As we move forward, our focus shifts more to Nazi Soldiers and life in the Third Reich and that opens up even more “I don’t know”s. But, I believe our group is ready to meet the questions with no answers and give them plausible answers. With the term slowly coming to an end, we’re looking forward to keeping you updated on our progress on the game—which is directly tied to the process of solving “I don’t know” with research.

The Decision Makers: Inspiring New Pathways

Before discussing the overview of the new pathways for our game, I wanted to give an update on the use of Twine. Yesterday we discussed exactly how we wanted the layout of our game to be presented. The beginning of our game is going to have similar aspects to the Call of Duty franchise campaigns, where players are provided background information and the scenario at hand before the start of each mission. When discussing military history, we want to be as close as possible with the dates and locations of the game so the players can feel a sense of realism. Twine can provide us with the presentation we desire while also helping us develop our decision based game.

 

Our group work today was very task-oriented. We have been discussing new pathways for our game over the past week, but want to determine our favorites to begin the construction of our game. Developing our protagonist, Günter Schmidt, is a task that is very complex. To provide players with enough information to understand the position that Günter is put in, but also ensuring that players stay interested is a difficult compromise. One of the problems that we are running into is that we are trying to be so historically accurate with our dates that our actual thought into the playthroughs themselves is being neglected. We wanted to get on the right path today by finishing two of our playthroughs involving Günter joining the Nazi army and his participation in Operation Valkyrie. Players will be given the option to join Operation Valkyrie or to remain loyal to the Nazi party and try to stop the plan from unfolding.

 

We further developed our storyline today by adding more options for the player to have control of the situation. After observing the script we have created so far, we believe that we can develop a game that will contain several historically accurate scenarios through the life of a made up character. Our game created in the World War II era and will provide players with the experience of a Nazi soldier. We met last night to watch the movie Valkyrie to get more ideas on how to interpret the operation into our game. The movie sparked several ideas about how we wanted to portray the assassination attempt on Hitler while still providing players the opportunity to make their own decision. We have discussed several outcomes of the operation including a counterfactual ending where Hitler is actually killed. The life of Günter Schmidt will be influential in the outcome of the destiny of the Third Reich and Adolf Hitler regardless of what pathway taken.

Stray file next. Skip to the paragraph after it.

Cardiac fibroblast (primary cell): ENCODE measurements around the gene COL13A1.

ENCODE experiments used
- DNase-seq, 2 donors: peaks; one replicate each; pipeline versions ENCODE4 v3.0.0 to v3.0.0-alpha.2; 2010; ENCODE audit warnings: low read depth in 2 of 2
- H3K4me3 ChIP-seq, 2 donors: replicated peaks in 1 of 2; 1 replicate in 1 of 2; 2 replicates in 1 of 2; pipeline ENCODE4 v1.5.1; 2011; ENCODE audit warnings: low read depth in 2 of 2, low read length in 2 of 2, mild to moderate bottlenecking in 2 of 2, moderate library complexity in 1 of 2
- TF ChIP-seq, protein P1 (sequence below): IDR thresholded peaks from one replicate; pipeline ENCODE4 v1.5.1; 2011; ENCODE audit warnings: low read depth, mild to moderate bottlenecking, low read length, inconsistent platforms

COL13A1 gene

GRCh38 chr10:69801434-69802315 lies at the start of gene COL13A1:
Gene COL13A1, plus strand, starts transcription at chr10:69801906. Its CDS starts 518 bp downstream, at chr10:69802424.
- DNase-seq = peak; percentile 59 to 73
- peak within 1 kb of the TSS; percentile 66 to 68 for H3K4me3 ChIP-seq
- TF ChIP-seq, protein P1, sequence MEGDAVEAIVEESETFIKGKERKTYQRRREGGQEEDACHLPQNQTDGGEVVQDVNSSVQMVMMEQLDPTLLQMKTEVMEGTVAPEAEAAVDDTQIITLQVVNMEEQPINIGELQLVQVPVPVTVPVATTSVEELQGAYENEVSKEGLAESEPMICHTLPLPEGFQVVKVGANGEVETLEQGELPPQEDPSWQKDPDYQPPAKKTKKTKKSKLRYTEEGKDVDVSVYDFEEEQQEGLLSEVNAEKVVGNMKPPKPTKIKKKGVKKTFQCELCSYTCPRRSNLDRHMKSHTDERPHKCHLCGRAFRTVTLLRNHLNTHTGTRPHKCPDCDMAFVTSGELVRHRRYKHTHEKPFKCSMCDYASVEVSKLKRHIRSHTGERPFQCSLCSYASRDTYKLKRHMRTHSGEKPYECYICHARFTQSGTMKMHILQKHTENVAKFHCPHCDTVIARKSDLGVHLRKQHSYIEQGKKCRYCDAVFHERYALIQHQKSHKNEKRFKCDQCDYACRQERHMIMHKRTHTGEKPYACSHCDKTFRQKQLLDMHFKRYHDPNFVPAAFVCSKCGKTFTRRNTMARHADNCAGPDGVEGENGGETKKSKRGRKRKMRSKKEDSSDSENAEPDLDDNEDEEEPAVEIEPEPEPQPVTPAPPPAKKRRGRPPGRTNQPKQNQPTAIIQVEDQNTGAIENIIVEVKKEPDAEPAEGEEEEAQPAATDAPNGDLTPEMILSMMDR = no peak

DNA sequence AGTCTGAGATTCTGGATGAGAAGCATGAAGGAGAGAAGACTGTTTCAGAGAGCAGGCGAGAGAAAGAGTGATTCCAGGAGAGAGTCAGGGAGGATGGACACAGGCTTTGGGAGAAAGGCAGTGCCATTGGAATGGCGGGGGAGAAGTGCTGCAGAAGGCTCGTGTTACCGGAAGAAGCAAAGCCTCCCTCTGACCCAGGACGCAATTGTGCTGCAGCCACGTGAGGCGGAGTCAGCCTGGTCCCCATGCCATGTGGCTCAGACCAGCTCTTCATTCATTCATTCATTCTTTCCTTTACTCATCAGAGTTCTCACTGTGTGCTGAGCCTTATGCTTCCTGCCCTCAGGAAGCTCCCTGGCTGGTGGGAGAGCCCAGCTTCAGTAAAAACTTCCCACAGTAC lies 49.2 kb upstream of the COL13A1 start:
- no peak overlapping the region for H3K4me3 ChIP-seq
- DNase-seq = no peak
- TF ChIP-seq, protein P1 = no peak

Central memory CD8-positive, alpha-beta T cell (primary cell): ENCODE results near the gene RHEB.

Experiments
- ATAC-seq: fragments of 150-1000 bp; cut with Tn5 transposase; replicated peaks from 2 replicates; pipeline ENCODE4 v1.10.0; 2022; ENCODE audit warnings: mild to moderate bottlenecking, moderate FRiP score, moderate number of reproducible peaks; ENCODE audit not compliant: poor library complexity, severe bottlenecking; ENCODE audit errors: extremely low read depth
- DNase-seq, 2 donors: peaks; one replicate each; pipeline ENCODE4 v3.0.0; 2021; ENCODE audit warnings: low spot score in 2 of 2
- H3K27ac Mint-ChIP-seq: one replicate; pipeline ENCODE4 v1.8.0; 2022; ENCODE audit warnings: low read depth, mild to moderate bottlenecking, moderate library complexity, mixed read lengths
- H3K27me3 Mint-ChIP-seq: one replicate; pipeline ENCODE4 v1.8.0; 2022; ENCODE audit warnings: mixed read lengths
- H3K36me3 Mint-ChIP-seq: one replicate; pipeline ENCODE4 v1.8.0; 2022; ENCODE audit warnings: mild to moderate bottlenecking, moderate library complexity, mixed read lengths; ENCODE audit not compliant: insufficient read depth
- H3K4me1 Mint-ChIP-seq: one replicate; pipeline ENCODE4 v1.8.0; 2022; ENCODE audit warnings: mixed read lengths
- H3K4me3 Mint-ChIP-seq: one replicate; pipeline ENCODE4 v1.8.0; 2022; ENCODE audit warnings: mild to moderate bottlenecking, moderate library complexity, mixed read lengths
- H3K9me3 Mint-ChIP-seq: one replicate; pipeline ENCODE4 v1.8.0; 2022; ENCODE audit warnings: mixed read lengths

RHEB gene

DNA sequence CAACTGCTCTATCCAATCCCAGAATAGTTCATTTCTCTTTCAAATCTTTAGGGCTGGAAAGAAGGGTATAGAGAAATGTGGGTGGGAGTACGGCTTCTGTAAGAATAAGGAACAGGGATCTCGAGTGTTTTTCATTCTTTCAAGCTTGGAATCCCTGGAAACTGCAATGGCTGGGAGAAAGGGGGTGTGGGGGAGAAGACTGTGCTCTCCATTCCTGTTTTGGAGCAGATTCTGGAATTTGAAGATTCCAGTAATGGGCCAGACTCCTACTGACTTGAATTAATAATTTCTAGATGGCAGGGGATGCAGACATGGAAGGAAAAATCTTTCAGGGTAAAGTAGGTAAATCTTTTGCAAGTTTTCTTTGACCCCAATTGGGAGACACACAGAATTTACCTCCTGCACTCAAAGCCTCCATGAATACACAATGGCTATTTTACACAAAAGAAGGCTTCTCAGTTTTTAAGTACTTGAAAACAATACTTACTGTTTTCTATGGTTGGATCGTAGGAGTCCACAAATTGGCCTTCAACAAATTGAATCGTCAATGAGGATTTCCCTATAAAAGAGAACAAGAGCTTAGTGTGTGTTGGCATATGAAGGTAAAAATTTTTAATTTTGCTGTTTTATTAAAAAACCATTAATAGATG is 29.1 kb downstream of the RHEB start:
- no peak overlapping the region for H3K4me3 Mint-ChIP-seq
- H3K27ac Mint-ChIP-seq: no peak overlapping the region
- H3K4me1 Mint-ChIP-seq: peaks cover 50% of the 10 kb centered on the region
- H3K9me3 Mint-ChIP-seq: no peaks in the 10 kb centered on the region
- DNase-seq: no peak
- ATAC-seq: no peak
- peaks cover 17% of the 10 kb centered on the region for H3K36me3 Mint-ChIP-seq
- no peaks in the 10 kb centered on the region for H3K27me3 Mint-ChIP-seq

An interesting idea we played around with after Fisher’s presentation today was the idea of having a playthrough for Günter to join the Schutzstaffel (SS). The SS was an organization that was crucial to the rise of power for Hitler and controlling all resistance against his agenda. One of our sources, The SS: A New History by Adrian Weale, hopefully will provide us with a vision of what it was like to be a member of the SS during the rise of Nazi Germany. If we make Günter a SS soldier he could play a role in stopping Operation Valkyrie before the assassination attempt on Hitler can happen. The idea is not completely set in stone yet, but we believe this could add another exciting ending to our game.

 

Over the weekend we are meeting to work on our game in Twine and discuss the goals we want to achieve throughout the week. The plan of action we developed for this week went very well and provided us with a layout of the things we needed to get done. Our focus on the pathways today was very crucial to provide players with the opportunity to enjoy our game. We look forward to seeing our ideas come to life in the software!

 

 

The Centrenauts: The Choices We Make

As our group progresses with our videogame and I continue working on our narrative and story, it is becoming more and more clear how important choices are in history. History isn’t simply a collection of names, dates, and places; rather, it is a series or a process that involves the subjective decisions of a human being. For example, Alexander the Great didn’t conquer Persia simply because he conquered Persia—instead, he conquered the empire because he made a series of choices within the context of the period that would lead to success in that specific conquest. The choices that this specific conqueror made were made without the knowledge of what exactly would come next; his choices were subjective to him.

This subjectivity is extremely important when thinking history, and it is especially important to our group as we craft the decision-making process within our game. As Jordan mentioned in his last blog post, our videogame will contain player choices that will change the outcome of the videogame: a series of poor choices will result in a Nazi victory during D-Day and a series of good choices will result in an Allied victory during D-Day. It is up to the player to make these decisions based on the context that they are given. Rather than letting a player make decisions based on prior knowledge of what will happen, we would rather have the player immerse themselves properly in the game and make subjective decisions.